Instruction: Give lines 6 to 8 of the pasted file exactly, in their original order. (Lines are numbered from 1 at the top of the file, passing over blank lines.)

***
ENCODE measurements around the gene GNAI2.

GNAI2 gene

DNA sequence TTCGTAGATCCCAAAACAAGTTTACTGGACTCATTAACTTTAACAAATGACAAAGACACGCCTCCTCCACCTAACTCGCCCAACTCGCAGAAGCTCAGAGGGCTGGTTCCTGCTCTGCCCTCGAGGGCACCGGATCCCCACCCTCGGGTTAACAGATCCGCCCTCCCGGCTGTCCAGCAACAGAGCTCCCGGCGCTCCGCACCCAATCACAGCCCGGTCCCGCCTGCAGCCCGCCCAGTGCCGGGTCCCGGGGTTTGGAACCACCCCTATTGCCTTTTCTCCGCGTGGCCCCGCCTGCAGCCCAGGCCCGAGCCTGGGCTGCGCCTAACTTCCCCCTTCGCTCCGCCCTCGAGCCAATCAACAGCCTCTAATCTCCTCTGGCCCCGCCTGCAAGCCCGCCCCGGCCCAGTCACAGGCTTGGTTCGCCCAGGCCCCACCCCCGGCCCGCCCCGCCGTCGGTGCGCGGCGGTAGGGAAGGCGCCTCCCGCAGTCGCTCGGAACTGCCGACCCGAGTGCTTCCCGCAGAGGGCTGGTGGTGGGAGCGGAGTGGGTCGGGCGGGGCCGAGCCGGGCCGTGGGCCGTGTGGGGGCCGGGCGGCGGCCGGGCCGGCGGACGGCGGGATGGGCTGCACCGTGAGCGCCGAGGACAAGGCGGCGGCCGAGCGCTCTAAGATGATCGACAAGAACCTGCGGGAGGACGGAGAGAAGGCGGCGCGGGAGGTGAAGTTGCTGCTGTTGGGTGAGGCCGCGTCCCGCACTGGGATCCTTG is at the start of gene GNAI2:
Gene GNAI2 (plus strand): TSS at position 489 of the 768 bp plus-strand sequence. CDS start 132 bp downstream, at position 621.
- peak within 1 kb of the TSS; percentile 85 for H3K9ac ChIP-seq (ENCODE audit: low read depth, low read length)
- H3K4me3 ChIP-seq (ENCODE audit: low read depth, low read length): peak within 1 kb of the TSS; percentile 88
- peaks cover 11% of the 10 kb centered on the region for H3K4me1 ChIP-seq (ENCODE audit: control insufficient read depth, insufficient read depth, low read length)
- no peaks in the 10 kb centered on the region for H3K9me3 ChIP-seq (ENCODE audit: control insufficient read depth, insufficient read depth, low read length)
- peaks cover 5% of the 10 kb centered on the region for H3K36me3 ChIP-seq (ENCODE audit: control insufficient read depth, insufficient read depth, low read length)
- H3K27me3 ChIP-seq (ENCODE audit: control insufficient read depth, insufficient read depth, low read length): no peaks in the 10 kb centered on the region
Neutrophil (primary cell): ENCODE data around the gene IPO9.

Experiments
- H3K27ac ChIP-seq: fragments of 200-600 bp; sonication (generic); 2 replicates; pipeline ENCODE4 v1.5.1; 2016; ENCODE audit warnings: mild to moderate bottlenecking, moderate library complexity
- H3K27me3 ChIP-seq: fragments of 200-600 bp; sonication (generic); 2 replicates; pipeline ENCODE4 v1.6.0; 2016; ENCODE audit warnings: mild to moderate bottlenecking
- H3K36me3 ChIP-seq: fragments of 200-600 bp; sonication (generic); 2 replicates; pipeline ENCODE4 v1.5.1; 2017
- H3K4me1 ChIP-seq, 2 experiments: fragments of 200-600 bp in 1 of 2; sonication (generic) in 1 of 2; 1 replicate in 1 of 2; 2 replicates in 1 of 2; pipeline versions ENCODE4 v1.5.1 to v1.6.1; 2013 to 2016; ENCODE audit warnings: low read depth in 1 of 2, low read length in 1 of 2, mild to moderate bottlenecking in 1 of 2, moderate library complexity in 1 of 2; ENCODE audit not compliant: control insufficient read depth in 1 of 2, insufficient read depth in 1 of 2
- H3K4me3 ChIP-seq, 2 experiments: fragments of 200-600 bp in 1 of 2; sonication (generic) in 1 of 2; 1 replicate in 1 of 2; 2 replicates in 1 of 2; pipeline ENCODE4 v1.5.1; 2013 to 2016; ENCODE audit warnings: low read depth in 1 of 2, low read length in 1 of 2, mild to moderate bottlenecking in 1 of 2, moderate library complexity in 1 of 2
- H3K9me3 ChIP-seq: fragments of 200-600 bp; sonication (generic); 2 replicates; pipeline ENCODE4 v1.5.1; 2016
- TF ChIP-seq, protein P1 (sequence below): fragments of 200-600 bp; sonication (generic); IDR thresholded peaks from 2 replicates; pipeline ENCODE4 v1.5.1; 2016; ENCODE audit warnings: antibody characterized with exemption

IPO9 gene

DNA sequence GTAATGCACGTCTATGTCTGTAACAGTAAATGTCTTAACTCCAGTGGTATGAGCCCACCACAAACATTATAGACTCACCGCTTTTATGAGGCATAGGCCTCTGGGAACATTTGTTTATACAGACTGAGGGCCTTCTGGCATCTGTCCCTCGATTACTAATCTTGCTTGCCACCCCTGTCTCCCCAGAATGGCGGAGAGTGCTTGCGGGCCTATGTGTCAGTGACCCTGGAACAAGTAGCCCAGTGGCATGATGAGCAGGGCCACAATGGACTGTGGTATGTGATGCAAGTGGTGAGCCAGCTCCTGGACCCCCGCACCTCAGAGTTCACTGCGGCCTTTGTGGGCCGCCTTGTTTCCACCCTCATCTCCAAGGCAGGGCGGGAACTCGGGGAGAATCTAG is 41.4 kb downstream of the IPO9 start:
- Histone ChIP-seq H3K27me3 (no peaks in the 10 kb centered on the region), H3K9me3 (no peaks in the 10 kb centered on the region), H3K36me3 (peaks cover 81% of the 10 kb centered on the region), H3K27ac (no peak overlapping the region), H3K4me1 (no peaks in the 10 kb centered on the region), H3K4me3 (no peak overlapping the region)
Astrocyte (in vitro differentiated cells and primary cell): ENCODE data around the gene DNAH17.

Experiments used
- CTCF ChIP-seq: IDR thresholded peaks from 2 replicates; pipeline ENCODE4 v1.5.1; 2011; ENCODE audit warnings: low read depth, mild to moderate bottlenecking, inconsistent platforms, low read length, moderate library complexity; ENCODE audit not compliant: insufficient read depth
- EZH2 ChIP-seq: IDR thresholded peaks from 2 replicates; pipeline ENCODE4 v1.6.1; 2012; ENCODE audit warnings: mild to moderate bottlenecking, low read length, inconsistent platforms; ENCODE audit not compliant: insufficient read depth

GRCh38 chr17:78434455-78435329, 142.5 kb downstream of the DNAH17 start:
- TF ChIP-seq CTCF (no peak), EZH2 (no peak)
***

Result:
- H3K4me3 ChIP-seq (ENCODE audit: low read depth, low read length): peak within 1 kb of the TSS; percentile 88
- peaks cover 11% of the 10 kb centered on the region for H3K4me1 ChIP-seq (ENCODE audit: control insufficient read depth, insufficient read depth, low read length)
- no peaks in the 10 kb centered on the region for H3K9me3 ChIP-seq (ENCODE audit: control insufficient read depth, insufficient read depth, low read length)